The two-day event began June 16 with a long evening program at Buffalo’s Kleinhans Music Hall, and finished up the next afternoon with a rally in a Fort Erie park to showcase the resisters, their families, and their cause. Liz Henderson and I went to both events. The program at Kleinhans dragged on a little – largely because headliner Cindy Sheehan, the famed antiwar activist and mother of a young man killed in Iraq just over two years ago, got delayed in transit. Rumors floated through the audience that Sheehan was getting the same treatment Sinn Fein leader Gerry Adams got a few months back, when security geeks held him up at a DC airport, preventing him from speaking at an Irish-American event in Buffalo. But Sheehan finally did make it to the hall, and she gave a brisk, inspiring talk. Her message stays on the money: George W. Bush (she calls him and his aides “boils” on the butt-y politic that need to be politically lanced) is responsible for the death of her son, Casey, and must be held accountable for this and, of course, their larger war crimes.

The Kleinhans program also featured Air America personality Barry Crimmins, a Boston-based stand-up satirist now with the Randi Rhodes radio show. Crimmins set the tone by recalling he grew up in Skaneateles (“an Indian name that means ‘beautiful lake surrounded by fascists”), and he continued delivering zinger after zinger. Check out his website, www.barrycrimmins.com.

But I was most impressed by some other activists who took the podium. Among these was Vietnam combat vet David Cline, a Buffalo native now based in Jersey City who serves as president of the national Veterans for Peace organization. (Disclosure: I’m a once a future member of VFP – gotta get my dues paid up.) Then there was Michael McPhearson, VFP’s national CEO, an African-American vet of Gulf War I. He was not the only one present to sigh about the numbering scheme. I silently asked myself, Will we have to live with the state-fascist equivalent of “One, Two, Many Gulf Wars”?

Delivering a very emotional talk was Buffalo resident Bruce Beyer, who resisted the Vietnam War in his younger days, was busted by US stormtroopers for draft resistance and subsequently spent five years in exile in Canada. Beyer obviously hasn’t given up working for peace. In fact, he’s made news in Buffalo in recent years for his work against Junior ROTC in the city schools. Specifically, he’s taken on school administrators who’d quietly imposed the equivalent of a JROTC draft – preemptively enrolling students unless and until parents took the initiative to “opt out.” Nice message from the administrators to their charges, right? As the nation’s schools struggle with internal violence (cf. this week’s series in the Democrat and Chronicle), US society, represented by putative “educators,” preps young people for organized violence on a global scale.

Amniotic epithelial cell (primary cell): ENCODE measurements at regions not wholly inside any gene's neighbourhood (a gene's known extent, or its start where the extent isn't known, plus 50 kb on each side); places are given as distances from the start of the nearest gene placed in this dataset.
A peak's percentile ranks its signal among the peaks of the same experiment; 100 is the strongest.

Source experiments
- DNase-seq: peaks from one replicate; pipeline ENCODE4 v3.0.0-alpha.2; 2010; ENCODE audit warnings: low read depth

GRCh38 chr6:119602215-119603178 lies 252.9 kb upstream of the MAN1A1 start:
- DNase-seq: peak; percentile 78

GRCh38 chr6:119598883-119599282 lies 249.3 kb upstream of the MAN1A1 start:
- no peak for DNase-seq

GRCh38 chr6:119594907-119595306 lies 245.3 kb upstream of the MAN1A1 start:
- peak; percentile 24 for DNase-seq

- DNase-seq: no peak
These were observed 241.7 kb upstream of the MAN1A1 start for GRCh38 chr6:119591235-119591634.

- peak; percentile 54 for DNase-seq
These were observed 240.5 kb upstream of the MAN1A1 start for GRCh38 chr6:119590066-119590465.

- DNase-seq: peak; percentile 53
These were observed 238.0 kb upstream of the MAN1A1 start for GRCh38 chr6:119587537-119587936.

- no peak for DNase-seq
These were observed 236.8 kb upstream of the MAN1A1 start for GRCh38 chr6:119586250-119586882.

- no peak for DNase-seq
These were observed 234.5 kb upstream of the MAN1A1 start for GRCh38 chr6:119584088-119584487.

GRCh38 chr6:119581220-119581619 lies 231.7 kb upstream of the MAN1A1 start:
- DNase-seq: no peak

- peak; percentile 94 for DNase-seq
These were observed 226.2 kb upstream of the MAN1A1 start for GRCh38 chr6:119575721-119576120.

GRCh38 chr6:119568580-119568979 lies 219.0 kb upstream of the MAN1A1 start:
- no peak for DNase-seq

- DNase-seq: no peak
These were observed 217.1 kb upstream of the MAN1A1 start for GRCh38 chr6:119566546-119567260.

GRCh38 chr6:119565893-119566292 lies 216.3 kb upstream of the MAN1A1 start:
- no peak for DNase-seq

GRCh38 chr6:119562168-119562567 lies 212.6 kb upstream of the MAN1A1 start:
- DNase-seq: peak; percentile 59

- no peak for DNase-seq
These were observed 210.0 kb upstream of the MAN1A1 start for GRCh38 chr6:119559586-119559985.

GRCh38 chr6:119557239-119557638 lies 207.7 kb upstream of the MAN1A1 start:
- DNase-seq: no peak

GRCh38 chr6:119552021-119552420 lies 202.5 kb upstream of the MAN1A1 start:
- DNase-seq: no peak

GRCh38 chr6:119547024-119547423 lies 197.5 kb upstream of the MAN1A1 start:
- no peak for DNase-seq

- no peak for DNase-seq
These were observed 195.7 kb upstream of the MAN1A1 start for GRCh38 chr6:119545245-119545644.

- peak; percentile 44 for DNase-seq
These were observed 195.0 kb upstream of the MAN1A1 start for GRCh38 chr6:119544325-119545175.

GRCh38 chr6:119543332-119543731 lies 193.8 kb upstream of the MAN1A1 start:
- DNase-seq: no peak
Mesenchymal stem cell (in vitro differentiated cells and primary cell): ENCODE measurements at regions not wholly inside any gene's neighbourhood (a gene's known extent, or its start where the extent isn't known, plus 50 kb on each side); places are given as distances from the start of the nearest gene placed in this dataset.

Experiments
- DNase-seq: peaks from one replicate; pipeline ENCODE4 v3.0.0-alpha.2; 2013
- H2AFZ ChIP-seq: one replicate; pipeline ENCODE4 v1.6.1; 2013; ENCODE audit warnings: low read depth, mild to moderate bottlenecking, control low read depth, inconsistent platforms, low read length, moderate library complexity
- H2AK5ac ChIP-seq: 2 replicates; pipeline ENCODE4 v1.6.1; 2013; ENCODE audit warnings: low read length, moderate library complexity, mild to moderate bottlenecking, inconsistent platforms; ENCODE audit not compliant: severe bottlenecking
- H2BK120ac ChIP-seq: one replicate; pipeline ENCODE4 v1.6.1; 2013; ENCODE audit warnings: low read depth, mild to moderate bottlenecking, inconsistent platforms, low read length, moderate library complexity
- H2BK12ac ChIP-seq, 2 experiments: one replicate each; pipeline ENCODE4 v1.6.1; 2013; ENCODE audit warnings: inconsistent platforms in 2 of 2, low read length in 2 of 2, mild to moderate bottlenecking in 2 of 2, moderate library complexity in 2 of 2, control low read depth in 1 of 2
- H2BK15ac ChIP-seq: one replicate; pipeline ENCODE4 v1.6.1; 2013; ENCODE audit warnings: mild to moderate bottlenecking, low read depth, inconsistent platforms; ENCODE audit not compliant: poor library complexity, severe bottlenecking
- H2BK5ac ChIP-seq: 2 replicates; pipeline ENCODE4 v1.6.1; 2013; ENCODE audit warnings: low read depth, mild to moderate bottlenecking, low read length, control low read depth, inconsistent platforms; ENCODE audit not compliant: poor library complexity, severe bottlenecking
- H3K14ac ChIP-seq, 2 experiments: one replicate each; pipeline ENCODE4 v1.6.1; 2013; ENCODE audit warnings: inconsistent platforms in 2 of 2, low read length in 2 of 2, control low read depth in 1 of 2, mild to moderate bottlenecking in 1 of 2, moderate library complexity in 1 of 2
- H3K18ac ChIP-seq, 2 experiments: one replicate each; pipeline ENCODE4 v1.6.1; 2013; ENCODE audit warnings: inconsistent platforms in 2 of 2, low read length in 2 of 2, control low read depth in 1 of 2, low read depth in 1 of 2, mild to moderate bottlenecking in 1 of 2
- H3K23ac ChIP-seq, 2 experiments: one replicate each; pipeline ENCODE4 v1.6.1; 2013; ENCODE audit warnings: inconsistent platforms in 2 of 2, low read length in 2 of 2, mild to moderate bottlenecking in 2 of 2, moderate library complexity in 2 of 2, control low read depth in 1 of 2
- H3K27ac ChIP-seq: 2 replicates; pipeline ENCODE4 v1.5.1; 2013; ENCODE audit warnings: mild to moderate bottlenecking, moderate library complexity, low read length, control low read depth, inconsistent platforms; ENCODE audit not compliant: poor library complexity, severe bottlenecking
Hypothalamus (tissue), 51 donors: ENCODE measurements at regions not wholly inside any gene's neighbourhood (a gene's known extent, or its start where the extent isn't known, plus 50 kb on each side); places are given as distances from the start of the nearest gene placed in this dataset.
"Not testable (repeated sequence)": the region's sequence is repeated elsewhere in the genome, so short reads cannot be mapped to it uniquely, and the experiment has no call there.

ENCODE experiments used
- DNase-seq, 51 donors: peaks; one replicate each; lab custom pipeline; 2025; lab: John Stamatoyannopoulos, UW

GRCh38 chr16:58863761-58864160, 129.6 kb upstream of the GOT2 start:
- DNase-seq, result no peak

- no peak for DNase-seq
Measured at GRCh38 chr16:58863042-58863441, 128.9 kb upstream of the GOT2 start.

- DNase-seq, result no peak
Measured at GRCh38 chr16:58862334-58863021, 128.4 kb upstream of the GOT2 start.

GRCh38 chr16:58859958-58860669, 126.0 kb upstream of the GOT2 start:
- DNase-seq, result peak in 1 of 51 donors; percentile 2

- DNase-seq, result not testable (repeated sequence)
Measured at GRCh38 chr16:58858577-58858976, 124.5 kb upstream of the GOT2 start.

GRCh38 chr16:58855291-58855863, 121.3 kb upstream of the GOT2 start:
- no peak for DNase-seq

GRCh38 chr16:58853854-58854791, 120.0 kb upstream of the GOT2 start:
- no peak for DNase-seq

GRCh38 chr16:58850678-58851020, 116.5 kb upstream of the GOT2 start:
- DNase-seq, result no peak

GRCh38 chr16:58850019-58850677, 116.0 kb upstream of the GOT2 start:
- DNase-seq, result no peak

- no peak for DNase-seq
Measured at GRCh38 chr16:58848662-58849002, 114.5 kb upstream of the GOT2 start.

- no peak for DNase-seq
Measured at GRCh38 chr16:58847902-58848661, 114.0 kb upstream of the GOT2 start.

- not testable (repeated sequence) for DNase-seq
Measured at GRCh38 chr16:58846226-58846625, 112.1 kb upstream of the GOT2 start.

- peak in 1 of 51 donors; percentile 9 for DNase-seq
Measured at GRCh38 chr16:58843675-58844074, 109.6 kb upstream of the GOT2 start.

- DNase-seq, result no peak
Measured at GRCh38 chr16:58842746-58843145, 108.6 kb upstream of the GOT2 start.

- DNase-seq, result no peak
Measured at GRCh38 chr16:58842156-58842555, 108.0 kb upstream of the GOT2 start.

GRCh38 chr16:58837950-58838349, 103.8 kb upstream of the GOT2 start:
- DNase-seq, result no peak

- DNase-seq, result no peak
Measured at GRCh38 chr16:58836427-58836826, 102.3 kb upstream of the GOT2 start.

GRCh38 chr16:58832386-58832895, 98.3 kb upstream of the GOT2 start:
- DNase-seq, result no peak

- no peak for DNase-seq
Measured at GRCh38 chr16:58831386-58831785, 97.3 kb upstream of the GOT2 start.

The high point of the program came when Beyer literally embraced an antagonist from the old days: Stephen Banko III, a highly decorated combat vet who after returning from Vietnam peddled very hawkish views in the media. Banko, who now heads the Buffalo HUD office, confessed to the audience that back then he was acting out of PTSD and alcoholism. As his appearance at Kleinhans makes clear, Banko has come around 180 degrees – and dealt decisively with his addictions.

Another high point: the appearance of Geoffrey Millard, a Lockport resident and National Guard alum who now heads the Buffalo-area chapter of Iraq Veterans Against the War. (See www.ivaw.net.) It’s great to see the torch of peacemaking and resistance passed to the new generation.

Over in Fort Erie on Saturday, the rally turnout wasn’t big, but the energy was palpable. The afternoon was filled with music, of course, and you could feel an undercurrent of crossborder solidarity that promises greater levels of resistance to come. Several military resisters, including Virginian Ivan Brobeck and Texan Brandon Hughey, told how time in Iraq had clarified the moral questions for them and compelled them to leave the US. (You’ll find a gallery and bios of the resisters, plus other useful information, at www.resisters.ca.) I always think it’s odd these soldiers, some of whom remain proud patriots, are called “deserters.” In reality, they haven’t abandoned or avoided things - they’ve engaged themselves more deeply than almost anyone else in fighting against this war.